Hivelords' 7" Grand Cromlech left a pleasant taste in my mouth. It was everything I like in a slow, blackened funeral dirge. Moments of melodic hissing, atonal spritzes, a phenomenal vocal performance. For fans of more extreme doom sub genres it was hands down one of the highlights of many local projects from Philly which tends to be a hotbed for sludgy, gross and disgusting black metal offshoots. Now I encounter their debut full length which was released a year earlier than the 7" EP. Little information on the lineup on the release is given, obviously vocalist Kevin North is present. Guitarist Will Rollem, bassist Tyler Butler, drummer Justin Alexander round out the foursome. They are getting some notoriety apparently as they just opened for Cobalt on their post-MDF appearance in Philly last night.
The Cellar Scrolls is very similar in style to the EP, slightly more bright and crisp in production which seems to take away from the effect of spinning a 7" and emitting evil monstrous sounds. The disc greets you with the black and white image of a large roach scaling an unknown object which may be a tree or may be a torn page from one of the books of mazes and labyrinths which I owned as a child. there is little by way of information however lyrics are provided in the single paged insert. The times and song titles appear on the back. Some more artwork would have been appreciated in the package. The disc appears to be a professional duplicated CDr.
The music here varies little from the more recent Grand Cromlech wax. Opening track "Larvaeathan" is the better track but only because after the nine minute opener, all the other tracks just seem to have lost effect. On the EP, Hivelords was able to separate songs better than on their debut. While there are moments of memorable sections in each of the songs, second track "Odun-Kyhrr" has the best moment of the disc with a stellar lead melody halfway through the track after a section of unique clean vocals by North where he half sings half mourns. Final track, "Funeral Hag" opens with a slow submerged bass intro but otherwise continues with Hivelords' recipe of drawn out chords, minimalist drumming and excellent vocals.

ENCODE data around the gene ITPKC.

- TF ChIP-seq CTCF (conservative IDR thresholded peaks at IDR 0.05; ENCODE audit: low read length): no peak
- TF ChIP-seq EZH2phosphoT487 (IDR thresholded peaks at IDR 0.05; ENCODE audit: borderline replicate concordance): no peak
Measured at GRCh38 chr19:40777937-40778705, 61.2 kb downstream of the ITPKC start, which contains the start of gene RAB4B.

See this band if you can in a local dive or bar. If you're in Philly on the 15th they are playing some block party but do yourself a favor and catch them in the right setting for maximum effect. It doesn't do anyone justice if you're watching a dark and dreary band that sings about crypts and insects and dungeon chambers if you're watching them on a bright sunny side street of Philly while some hipster grills up veggie burgers and tofu hot dogs and they are sharing a stage with bands like Bunny Savage and the Handymen or Zebras and Bulls Fight Tonight.